In 1992, at 16 years old I drove a silver Chevy Nova, around the suburbs of Oklahoma City. I was bored. Permanently bored. Clever, but directionless, I picked up Plato’s The Republic from the mall’s bookstore–there was no Barnes and Noble or Amazon back then. I chose Plato simply because I had heard of it. My world was small-small, but occasionally a tiny bit of noise from the grand curious, intellectual noise of the coasts reached me in Tornado Alley.
One other bit of culture that reached me was a coffee shop that opened in the strip mall next to the Bowling Alley and the pizzeria. I was frequently the only one there, but I was introduced to the first love-bite of cappuccino and a socially acceptable space to read and foster a rich interior life.
Crappy single coil heater espresso machines began to be mass produced and I bought one at a big box store, but I was unable to produce the smooth velvety milk, or the complex brew of the local strip mall shop so I gave up.
I went away to college in Stillwater, Oklahoma, a landscape dominated by Oklahoma State University and stale, bulk coffee percolated in giant urns for the undergraduate masses. I forgot my early love of coffee and fueled my late night studying with diner coffee boiled down to half its volume on a hot plate at the waitress’ prep stand.
By the time I’d begun studying Poetry as a grad student at Indiana University, I’d learned enough to know that coffee was all about the bean. Starbucks had taken over by then. But, I was all about the roast. Turning my back on the coffee revolution of sweet, creamy Starbucks lattes, I’d souped up a hot-air popcorn popper from the local goodwill with some instructions from Sweet Maria’s and began roasting green beans in my tiny kitchen in a garage-converted-apartment on the edge of Bloomington, IN.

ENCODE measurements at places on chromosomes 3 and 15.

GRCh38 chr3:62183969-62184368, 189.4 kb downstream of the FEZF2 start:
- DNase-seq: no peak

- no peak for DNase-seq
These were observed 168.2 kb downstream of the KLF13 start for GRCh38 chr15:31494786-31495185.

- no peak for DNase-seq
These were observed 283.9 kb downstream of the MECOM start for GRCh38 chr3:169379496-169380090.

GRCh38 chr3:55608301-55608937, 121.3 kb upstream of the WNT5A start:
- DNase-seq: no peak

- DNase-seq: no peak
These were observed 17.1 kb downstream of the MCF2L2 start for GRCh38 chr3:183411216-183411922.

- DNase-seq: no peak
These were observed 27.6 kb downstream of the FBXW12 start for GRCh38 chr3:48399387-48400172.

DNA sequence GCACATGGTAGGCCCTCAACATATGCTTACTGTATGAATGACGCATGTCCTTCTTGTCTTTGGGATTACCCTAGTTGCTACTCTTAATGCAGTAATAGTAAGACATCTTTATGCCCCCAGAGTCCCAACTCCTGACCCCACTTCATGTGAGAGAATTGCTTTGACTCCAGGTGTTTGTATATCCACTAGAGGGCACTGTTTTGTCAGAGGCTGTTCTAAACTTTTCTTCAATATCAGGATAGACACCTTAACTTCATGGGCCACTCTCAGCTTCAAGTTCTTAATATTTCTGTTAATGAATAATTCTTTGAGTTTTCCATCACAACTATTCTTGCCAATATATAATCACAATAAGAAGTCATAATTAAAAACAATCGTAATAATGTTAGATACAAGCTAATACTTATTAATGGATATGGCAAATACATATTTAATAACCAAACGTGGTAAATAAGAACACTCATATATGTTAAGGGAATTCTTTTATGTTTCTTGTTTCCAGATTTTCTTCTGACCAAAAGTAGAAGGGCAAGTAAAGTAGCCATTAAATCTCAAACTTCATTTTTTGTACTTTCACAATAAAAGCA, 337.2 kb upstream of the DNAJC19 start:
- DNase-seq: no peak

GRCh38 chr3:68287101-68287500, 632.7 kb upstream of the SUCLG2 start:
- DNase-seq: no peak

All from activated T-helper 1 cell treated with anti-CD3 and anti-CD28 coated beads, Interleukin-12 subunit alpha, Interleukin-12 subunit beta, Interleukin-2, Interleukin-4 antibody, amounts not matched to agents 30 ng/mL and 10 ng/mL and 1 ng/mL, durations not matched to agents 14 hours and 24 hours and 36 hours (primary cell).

I quickly discovered that the roasting efforts at a local shop, The Runcible Spoon were superior to my own and began buying my roasted beans there. Throughout it all, I flirted with the occasional espresso drink, but my real true deep passion was for simple well-roasted, fresh drip American drip coffee, black.
After I graduated, I moved to New York. Like many others, I hoped to find the coffee culture seen in Friends episodes where everyone hung out at the Central Perk. But, that turned out to be a prime-time dream. There are many perks to New York: the inspirational hustle of its people, the way it is processing our world on its stages, the cityscape… but there was no Central Perk. In fact, Starbucks was the main coffee shop to be found, on every few corners, and only homeless people hung out there while everyone else just rotated in and out.
I would travel by train 30 minutes to reach the Art of Joe coffee in the village for a cup of complex, well-roasted coffee and the buzz of coffee-drinkers at nearby tables. That was 2006. I bought my beans at Oren’s Daily Roast–still some of the best coffee in New York–and carried around a coffee thermos everywhere I went refusing to buy Second Wave coffee.
Since then, the coffee scene in New York City has exploded. West Coast roasters have saturated its light industrial areas with their drum and fluid bed roasters and trucks full of freshly roasted beans cross the bridges every day.
New York became the coffee city of my prime-time dreams.